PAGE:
"Her story is not just crimson pomegranates,
all of the splendour of spring bends to her will.
But this floral maiden also sends shudders of fear
with one delicate footstep through all of hell.
She reigns over the birth of flowers and gentle beings,
raises baby birds in her lap, and with fawns she plays.
She reigns over demons and demise alike
and before her fury, even Death himself pales.
- Nikita Gill
It is said that if you eat any kind of food in the Underworld, you cannot leave. After Hades abducted Kore and brought her to the Underworld, it took Demeter weeks to find her, during which time we are unsure exactly what happens. They do marry, making her the queen of the Underworld. There are accounts that paint Hades as a terror, stealing Kore from her mother and forcing her into a life she never wanted. There are also interpretations that Kore found this new realm different from everything she grew up knowing, and fell in love with it... and Hades. Before she was found (there are different accounts of how she was retrieved, whether it was by Hermes, Hecate or Demeter herself), she ate seeds from a pomegranate. Some say that she did not know the laws of the Underworld, some say she was starving and couldn't bear another day without food. But she was a goddess, and one could argue that she knew the laws and ways of her kind better than most. Did she eat the seeds knowing that it would tie her there? She ended up spending the rest of her time traveling between worlds- a few months of the year with Demeter (said to be spring and summer, when the harvest is bountiful), and the rest of the year with Hades. Was she a wisp of a girl caught in a terrible mess, or was she a goddess who balanced the duality of her personality, interests, and relationships like a true queen? Her name switches from Kore to Persephone at this point in the story- in Latin Proserpina, derivative of pherein phonon or "to bring or cause death".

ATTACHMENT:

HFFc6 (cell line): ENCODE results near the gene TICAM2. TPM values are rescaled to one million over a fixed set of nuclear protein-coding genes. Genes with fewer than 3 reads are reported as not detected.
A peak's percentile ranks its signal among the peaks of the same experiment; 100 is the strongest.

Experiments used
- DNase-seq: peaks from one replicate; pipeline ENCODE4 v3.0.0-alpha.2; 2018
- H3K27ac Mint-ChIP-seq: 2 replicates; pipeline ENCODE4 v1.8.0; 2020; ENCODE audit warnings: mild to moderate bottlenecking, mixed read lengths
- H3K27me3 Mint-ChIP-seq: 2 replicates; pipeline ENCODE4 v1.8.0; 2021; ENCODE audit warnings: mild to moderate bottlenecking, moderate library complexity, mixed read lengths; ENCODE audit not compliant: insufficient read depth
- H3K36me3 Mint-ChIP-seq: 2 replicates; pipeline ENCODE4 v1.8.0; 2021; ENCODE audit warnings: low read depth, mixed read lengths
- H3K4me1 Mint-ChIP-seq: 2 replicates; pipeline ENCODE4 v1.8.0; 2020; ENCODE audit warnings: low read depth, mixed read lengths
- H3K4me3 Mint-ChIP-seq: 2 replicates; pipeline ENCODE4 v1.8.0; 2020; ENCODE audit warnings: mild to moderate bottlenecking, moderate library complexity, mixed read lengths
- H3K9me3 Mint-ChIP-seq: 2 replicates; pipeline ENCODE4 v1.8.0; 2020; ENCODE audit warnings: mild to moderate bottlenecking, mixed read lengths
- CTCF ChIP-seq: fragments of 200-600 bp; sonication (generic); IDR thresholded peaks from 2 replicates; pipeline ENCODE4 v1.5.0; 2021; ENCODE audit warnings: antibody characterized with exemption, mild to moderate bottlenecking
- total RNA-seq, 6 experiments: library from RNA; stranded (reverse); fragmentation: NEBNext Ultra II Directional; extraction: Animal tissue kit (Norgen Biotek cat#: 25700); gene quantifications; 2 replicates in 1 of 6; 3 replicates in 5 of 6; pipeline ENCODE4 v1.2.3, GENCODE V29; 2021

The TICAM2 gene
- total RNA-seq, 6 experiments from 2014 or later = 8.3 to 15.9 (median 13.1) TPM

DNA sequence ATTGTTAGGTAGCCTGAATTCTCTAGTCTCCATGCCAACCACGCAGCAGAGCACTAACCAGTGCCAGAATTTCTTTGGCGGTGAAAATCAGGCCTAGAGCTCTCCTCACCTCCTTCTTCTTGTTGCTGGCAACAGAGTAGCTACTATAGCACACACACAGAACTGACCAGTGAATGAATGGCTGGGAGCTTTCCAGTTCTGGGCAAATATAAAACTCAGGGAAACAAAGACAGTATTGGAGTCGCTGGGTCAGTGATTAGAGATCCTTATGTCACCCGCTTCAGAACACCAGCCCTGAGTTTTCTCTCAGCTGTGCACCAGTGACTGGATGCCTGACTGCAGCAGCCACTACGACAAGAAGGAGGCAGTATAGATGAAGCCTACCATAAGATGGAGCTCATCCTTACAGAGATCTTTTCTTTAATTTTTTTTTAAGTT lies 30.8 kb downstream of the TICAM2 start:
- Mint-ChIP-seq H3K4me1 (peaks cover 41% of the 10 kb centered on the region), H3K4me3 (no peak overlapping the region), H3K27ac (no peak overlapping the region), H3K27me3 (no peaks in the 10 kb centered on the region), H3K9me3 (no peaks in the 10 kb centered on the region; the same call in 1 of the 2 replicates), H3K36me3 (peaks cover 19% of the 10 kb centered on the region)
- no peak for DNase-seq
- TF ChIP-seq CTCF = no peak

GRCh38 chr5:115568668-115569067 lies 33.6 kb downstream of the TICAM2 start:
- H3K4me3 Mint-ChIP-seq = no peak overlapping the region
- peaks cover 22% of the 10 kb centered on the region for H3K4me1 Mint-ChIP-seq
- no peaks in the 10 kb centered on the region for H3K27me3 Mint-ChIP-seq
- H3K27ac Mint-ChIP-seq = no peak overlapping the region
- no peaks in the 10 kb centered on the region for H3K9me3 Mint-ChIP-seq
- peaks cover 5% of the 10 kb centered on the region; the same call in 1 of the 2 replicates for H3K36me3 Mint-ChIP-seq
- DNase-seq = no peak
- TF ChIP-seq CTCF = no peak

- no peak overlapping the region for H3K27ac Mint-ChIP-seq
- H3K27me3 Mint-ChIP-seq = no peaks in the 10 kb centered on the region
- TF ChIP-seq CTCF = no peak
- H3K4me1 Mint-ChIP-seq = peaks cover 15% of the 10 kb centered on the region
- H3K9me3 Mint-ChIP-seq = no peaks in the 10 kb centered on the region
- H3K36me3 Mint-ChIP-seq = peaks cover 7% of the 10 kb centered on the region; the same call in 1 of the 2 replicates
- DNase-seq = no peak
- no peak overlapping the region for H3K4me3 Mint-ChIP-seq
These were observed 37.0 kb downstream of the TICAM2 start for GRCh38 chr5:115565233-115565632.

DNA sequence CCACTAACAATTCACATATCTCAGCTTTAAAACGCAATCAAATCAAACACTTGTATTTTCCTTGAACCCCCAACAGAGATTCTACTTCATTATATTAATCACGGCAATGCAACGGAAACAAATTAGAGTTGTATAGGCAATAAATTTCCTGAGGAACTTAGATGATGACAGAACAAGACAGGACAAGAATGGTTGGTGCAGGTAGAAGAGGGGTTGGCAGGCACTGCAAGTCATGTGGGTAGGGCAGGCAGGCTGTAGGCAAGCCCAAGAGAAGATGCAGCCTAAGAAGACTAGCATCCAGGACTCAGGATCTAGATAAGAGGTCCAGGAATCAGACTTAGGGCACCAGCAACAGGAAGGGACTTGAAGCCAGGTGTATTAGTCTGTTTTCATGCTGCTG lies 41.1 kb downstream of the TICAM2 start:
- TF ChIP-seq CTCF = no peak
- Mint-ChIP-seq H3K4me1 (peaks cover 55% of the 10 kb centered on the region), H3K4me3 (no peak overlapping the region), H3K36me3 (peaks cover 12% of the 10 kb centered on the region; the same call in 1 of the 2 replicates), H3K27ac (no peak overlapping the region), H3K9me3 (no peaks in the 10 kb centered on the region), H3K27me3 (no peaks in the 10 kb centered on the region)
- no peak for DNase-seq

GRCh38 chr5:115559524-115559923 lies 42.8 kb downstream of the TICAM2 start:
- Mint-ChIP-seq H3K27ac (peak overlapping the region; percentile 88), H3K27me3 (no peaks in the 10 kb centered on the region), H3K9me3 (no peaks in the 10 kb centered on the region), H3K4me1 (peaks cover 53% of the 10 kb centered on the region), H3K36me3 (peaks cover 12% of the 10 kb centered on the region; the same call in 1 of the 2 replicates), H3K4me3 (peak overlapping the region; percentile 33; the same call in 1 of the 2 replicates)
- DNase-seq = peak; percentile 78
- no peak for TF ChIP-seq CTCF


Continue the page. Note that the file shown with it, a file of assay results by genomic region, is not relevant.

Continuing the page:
Pomegranates symbolize fertility and life but also power (the imperial orb), blood and death. A fruit parallel to the polarity of the Greek goddess it is tied to, pomegranates are also very symbolic in other religions and cultures, such as Christianity and Judaism.
Possible Powers: Power, Fertility, Prosperity
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